Wednesday, April 10, 2013

Eternal Father, Strong to Save...

On 10 April 1963, fifty years ago today at 9:18AM EST, the Sea enveloped in her cold embrace the 129 men aboard the USS Thresher and took them away from their loved ones forever. It is important that we remember.

I remember. I was 14 at the time and in the habit of listening to Jean Shepard's program on WOR radio from New York before going off to sleep. There was a news bulletin. The Navy was reporting one of its submarines as overdue at Portsmouth Navy Yard. A search was underway. I had no understanding of abyssal deeps and vast pressures, and so I went to sleep with hope. As I'd understand in future years, my hope was unjustified.

Of course, a day or so later, the finality of the loss was made clear. She was gone and her people were gone. The convening of Boards of Inquiry was announced. It was the first loss of a nuclear powered submarine, and in fact the lead ship of a new class, so naturally much was made of the disaster. But little information was forthcoming and of course the events of November of that year drove everything else from the front pages.

I really didn't think very much about Thresher until eight years later, in the summer of 1971 when I went to work as a design engineer at the Electric Boat Division of General Dynamics Corporation. Immediately, I was plunged into the design effort to incorporate modifications known collectively as SUBSAFE on the forthcoming second overhaul of the Lafayette class of ballistic missile submarines. The work embodied in the SUBSAFE program was the direct result of the loss of Thresher.

There are two aspects to SUBSAFE. One is an intensive quality assurance regime encompassing both materials traceability and rigid process controls. The other involves improvements in systems design to ensure that the casualties that are inferred to have led to the loss of Thresher can never again have similar consequences.

Based on the painfully limited evidence, those investigating the ship's loss concluded that the precipitating casualty was the failure of a seawater pipe joint in one of the ship's machinery spaces. The crew was unable to secure the inflow of seawater from this failure. The intense spray, driven by the pressure of the sea at or near Thresher's design depth, would have penetrated electrical control panels and caused the loss of propulsion. (NB: Recently a countervailing theory has emerged which posits that the seawater piping failure is neither likely nor necessary to account for the loss of the ship. The sinking, it holds, could have followed from loss of propulsion due to an electrical casualty compounded by a failure of the ballast tank blow system.)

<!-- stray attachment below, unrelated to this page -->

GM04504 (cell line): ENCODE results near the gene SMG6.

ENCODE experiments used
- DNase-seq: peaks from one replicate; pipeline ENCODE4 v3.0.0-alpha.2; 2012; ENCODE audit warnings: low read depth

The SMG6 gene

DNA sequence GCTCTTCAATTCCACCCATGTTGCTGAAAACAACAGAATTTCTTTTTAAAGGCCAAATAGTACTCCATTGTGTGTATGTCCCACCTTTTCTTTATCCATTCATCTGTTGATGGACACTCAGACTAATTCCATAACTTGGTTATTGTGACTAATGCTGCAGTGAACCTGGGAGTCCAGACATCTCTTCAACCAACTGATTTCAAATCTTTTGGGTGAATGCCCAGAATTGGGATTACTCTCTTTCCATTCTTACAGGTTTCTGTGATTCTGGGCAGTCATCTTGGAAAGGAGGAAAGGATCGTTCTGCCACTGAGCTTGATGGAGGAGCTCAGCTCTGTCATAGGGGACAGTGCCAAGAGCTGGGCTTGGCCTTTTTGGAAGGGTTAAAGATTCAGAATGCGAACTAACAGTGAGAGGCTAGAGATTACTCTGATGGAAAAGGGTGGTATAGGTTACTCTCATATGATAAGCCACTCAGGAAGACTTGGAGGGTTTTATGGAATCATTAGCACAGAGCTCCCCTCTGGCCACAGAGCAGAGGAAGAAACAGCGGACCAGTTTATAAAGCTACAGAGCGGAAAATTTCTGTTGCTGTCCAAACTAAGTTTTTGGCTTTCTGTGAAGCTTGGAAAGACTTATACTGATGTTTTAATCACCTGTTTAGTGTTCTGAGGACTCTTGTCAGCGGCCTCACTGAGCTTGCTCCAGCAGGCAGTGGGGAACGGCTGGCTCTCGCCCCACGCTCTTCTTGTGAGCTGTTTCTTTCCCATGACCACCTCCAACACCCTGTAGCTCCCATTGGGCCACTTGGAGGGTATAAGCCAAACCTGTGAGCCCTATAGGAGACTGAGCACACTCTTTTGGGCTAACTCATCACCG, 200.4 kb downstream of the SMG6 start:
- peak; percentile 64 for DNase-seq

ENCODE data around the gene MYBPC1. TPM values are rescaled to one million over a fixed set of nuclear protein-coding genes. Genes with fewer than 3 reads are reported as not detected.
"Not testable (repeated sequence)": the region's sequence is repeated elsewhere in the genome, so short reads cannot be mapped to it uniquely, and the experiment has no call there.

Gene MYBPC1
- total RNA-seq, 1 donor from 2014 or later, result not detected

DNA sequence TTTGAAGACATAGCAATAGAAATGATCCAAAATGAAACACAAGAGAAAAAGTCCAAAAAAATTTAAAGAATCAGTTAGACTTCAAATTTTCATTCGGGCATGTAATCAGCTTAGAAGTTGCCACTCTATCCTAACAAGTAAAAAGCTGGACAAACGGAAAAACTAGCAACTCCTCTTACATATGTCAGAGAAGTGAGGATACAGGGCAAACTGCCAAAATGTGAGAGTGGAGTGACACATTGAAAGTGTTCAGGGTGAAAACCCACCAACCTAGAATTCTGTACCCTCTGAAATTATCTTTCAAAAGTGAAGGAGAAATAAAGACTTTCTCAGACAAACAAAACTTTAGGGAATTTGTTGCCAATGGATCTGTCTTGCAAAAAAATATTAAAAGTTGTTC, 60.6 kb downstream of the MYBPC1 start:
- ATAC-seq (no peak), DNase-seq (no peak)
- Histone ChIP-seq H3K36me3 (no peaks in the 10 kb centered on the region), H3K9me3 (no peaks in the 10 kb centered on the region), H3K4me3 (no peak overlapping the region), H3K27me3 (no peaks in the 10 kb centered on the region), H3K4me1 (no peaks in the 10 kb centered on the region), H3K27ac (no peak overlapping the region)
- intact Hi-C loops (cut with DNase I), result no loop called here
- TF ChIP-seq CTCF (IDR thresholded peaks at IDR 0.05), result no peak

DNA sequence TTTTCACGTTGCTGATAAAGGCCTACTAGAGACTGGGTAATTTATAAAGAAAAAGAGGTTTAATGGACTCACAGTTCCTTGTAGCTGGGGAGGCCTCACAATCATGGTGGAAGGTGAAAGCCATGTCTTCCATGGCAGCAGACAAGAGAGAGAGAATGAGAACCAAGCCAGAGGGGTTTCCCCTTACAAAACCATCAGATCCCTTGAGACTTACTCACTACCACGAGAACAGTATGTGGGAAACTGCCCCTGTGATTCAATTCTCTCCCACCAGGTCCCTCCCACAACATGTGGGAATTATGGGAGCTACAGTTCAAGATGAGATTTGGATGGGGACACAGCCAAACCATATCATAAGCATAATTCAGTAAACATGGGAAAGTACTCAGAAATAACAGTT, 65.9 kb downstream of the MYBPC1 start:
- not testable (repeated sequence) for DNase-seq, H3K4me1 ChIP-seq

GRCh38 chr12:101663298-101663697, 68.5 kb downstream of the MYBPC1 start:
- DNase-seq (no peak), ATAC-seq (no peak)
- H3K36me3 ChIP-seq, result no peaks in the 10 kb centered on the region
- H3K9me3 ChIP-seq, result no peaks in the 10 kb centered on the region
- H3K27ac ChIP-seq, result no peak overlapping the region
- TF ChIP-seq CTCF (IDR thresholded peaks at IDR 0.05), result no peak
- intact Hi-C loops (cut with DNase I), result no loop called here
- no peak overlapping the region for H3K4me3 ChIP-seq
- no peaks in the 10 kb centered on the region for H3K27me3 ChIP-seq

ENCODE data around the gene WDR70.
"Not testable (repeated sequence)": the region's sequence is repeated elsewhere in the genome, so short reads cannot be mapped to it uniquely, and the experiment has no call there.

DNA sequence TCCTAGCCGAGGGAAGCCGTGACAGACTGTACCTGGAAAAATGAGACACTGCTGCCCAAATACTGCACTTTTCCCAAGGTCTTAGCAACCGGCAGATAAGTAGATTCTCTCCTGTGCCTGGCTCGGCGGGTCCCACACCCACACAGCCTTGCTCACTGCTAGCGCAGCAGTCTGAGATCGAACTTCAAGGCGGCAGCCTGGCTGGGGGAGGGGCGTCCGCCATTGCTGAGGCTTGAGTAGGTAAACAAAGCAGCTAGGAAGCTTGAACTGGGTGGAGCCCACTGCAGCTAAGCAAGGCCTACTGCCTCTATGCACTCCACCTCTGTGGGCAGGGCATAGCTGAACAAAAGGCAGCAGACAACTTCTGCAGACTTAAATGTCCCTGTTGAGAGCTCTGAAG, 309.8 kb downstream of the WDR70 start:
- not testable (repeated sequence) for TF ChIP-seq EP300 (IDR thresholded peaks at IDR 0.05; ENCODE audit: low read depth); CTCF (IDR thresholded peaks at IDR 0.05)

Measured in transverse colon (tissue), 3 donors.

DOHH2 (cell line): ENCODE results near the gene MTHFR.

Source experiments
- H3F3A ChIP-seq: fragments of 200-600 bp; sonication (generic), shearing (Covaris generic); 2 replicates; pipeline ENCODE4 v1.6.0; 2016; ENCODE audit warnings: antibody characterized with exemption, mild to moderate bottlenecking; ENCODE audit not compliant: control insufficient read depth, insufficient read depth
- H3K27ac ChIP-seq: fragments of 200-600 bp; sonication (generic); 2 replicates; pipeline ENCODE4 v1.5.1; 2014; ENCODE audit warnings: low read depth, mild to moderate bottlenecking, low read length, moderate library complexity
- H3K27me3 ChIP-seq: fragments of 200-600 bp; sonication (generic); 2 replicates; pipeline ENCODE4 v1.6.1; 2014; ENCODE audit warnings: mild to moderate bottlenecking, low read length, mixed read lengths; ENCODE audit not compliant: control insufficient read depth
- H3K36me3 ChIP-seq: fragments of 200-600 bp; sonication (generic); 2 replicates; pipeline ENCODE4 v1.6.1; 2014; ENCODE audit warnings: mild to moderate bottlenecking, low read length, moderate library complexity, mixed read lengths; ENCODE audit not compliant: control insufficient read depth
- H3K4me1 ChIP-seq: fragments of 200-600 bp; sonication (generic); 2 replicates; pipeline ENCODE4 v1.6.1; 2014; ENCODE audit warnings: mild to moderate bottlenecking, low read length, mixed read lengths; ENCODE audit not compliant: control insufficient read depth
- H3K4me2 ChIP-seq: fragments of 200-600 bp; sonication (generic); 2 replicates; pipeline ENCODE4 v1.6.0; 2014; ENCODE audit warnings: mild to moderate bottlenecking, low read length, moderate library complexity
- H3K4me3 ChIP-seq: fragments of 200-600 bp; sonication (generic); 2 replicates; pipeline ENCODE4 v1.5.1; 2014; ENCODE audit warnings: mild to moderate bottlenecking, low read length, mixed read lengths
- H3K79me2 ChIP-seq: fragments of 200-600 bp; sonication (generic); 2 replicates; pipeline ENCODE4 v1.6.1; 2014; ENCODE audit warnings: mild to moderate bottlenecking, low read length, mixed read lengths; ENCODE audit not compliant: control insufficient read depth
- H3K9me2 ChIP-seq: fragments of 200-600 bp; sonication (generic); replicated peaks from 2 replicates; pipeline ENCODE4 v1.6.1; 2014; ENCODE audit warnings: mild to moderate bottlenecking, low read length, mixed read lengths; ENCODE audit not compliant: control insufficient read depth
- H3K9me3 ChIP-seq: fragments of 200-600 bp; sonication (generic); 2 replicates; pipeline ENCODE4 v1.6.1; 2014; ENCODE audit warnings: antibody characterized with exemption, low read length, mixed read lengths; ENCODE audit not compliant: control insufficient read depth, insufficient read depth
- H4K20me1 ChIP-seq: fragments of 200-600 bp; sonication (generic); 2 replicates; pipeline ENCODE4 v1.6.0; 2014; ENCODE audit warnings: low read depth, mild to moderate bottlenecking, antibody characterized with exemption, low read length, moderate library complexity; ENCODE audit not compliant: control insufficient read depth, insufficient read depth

At the time, the design and operation of the nuclear propulsion plant was governed by a philosophy that focused on saving the reactor at any cost. So any disruption of control circuitry would cause an immediate reactor plant shutdown. But this deprived the ship of the ability to use hydrodynamic forces against the effects of the flooding casualty. Would a few more minutes of propulsion have made a difference? We'll never know.

The last hope would have been use of the ship's high pressure air banks to blow the main ballast tanks on an emergency basis. Testing later showed that the rapid flow of air through the system would have caused plummeting temperatures and formation of ice that would block the piping and prevent the air from reaching the tanks. With no way to deballast, no propulsion, and no way to secure the flooding, Thresher was doomed.

With the adoption of this scenario as "probable cause", the SUBSAFE program set out to address each stage of the cascade of casualties. The quality assurance aspects sought to ensure that all seawater piping systems could always withstand the pressures of the deep. But if that failed, hydraulic remote valve actuation systems were installed (that was the piece of the puzzle I worked on) to ensure that hull and backup seawater valves could be shut to secure flooding. And last, the Emergency Main Ballast Tank Blow system was completely redesigned to ensure that it would be effective under all circumstances.

Outside of the bounds of SUBSAFE, the design and operating philosophies of the Naval Nuclear Propulsion Program were modified to allow ships to maintain propulsion as long as possible in the event of a casualty even if damage to the reactor is a possibility.

Did SUBSAFE accomplish its mission? The evidence says that it did. From 1915 until the loss of the Thresher sixteen US Navy submarines were lost to non-combat causes. Afterward, the only such loss was that of Scorpion in 1968. That ship was not yet SUBSAFE certified.

I am proud to have been involved in a modest way in the implementation of SUBSAFE. And I hope that the surviving relatives and friends of those lost aboard Thresher 50 years ago can find solace in the fact that their loss led directly to a profound reduction in the risk of submarine operations.

Eternal Father, Strong to save,
Whose arm hath bound the restless wave,
Who bid'st the mighty Ocean deep
Its own appointed limits keep;
O hear us when we cry to thee,
for those in peril on the sea.


Chris said...

Frank - fascinating, well written post. Thank you for sharing. I shudder to contemplate such a fate as that crew experienced.

Frank Van Haste said...

It was over really quick, Chris. Thanks for reading and sharing your comment.